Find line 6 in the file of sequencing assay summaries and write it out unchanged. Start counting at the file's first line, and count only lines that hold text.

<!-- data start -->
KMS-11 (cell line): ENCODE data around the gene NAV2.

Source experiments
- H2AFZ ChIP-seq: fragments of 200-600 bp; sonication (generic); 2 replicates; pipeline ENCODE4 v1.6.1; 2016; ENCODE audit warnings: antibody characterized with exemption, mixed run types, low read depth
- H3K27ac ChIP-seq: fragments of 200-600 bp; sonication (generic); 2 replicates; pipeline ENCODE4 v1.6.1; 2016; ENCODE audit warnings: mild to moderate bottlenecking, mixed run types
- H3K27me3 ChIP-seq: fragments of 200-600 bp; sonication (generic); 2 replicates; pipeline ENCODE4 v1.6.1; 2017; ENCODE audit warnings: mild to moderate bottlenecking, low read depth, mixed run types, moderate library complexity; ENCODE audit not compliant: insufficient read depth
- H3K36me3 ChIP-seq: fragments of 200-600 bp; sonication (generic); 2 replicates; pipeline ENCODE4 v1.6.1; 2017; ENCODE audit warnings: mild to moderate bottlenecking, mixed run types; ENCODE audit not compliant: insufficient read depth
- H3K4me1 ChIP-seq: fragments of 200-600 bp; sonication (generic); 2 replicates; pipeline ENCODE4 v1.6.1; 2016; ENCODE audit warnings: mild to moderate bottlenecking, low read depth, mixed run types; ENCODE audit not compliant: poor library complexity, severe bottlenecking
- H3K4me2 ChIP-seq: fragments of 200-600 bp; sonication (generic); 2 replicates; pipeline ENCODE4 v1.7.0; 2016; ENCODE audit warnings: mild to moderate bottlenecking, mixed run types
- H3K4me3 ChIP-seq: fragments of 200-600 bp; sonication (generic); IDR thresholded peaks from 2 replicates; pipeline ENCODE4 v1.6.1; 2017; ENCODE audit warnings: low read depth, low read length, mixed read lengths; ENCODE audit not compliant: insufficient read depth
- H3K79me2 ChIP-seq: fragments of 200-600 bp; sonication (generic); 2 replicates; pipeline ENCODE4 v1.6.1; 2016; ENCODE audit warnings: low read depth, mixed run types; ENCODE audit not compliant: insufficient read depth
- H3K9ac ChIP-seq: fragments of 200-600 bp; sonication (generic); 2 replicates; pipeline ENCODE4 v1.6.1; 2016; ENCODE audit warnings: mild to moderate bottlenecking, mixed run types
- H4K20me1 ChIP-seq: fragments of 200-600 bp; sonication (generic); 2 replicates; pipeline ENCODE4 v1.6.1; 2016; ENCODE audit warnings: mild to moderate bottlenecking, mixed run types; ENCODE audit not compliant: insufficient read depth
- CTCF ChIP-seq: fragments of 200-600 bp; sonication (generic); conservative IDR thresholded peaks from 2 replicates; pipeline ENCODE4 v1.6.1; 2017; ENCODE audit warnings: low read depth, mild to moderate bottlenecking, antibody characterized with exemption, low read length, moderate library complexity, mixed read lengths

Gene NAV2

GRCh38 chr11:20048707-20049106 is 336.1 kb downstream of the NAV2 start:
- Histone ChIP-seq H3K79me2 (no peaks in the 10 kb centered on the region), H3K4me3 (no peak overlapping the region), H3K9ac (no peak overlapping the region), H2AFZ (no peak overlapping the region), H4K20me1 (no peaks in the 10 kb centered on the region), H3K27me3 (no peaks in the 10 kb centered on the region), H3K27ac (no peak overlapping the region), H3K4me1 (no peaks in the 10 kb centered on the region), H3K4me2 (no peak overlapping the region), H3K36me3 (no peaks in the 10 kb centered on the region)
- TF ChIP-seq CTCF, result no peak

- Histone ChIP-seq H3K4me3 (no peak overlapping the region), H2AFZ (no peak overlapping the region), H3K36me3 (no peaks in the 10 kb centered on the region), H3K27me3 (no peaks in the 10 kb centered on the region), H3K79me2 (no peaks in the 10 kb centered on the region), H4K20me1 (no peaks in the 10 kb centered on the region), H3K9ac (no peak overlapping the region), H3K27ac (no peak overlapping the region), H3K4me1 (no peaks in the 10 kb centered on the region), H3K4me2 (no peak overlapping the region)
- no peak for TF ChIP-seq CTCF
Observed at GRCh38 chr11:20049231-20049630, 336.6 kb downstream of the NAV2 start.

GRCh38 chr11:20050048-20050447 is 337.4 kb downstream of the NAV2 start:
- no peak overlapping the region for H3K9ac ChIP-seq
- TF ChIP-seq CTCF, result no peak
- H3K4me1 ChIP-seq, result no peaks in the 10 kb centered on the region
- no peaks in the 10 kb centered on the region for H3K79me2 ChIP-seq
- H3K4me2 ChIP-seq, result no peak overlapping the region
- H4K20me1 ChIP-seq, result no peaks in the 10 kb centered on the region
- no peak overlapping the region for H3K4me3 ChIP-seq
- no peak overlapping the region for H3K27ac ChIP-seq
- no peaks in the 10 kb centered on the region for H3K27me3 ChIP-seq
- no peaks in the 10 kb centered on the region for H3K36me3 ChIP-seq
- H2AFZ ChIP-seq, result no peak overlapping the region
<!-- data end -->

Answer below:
- H3K36me3 ChIP-seq: fragments of 200-600 bp; sonication (generic); 2 replicates; pipeline ENCODE4 v1.6.1; 2017; ENCODE audit warnings: mild to moderate bottlenecking, mixed run types; ENCODE audit not compliant: insufficient read depth